Yesterday’s news was filled with seemingly conflicting interpretations of and responses to a new study in JAMA Oncology that looked at breast cancer deaths following a diagnosis of ductal carcinoma in situ (DCIS), alternately referred to as a precancer or stage 0 breast cancer.
The varied take-aways to the study by reporters aren’t surprising. They reflect the state-of-the-state when it comes to treating DCIS.
With mammography’s introduction as a screening tool in the late 1970s and early 1980s, DCIS diagnoses began to increase rapidly. Today, DCIS is the fourth most common cancer diagnosed in women. If left untreated, some DCIS lesions will go on to become invasive cancers, while others will never leave the duct. But despite decades of effort, doctors can’t yet tell a woman which type she has. As a result, breast specialists recommend all DCIS be treated with surgery, often followed by radiation and hormone therapy.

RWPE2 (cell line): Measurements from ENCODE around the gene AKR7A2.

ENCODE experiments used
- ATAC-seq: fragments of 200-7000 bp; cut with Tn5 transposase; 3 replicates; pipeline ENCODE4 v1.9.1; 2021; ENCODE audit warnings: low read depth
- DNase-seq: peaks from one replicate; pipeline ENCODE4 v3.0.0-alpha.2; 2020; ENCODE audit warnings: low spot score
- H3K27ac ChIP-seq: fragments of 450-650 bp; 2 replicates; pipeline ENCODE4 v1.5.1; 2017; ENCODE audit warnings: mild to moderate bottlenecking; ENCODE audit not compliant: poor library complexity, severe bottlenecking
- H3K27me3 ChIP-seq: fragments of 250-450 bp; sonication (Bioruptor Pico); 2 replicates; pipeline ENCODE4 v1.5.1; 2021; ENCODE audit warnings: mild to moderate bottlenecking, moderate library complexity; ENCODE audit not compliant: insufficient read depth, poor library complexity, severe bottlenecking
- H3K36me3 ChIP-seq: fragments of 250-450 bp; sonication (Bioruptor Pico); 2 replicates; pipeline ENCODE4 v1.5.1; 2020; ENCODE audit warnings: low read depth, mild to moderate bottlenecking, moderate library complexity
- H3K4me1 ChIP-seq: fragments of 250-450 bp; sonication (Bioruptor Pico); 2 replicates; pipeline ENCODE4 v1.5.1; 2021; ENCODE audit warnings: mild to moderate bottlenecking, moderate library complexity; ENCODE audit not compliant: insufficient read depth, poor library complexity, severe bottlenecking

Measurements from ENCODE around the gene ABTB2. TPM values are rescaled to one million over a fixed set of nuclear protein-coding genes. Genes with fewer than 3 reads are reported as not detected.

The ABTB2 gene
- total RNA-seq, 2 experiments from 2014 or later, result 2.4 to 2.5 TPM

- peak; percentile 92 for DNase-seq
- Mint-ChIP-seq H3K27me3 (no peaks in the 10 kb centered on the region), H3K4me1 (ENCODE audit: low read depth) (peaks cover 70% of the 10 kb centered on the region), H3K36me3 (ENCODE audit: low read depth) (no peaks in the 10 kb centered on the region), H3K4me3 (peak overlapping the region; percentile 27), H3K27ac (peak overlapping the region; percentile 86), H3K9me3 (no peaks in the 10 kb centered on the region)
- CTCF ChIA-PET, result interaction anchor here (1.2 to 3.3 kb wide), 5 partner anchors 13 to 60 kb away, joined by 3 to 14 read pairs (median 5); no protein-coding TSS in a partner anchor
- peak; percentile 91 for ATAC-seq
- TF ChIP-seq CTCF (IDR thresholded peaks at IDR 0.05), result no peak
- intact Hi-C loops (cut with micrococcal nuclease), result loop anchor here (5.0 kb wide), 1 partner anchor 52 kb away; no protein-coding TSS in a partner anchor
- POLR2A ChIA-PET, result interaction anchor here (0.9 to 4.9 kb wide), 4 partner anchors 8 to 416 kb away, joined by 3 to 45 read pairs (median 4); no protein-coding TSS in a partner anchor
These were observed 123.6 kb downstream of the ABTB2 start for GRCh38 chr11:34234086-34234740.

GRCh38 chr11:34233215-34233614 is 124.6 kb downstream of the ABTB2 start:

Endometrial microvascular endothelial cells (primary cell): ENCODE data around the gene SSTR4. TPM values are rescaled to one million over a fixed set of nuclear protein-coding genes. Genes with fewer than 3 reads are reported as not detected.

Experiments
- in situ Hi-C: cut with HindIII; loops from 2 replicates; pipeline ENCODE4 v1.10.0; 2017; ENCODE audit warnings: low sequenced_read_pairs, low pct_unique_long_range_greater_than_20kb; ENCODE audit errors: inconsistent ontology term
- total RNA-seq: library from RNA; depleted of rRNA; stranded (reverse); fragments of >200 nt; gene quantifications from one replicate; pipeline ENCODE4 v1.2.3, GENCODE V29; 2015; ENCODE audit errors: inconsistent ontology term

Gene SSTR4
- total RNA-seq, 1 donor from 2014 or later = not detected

You can learn more about DCIS in my article The DCIS Dilemma in the summer issue of Cancer Today.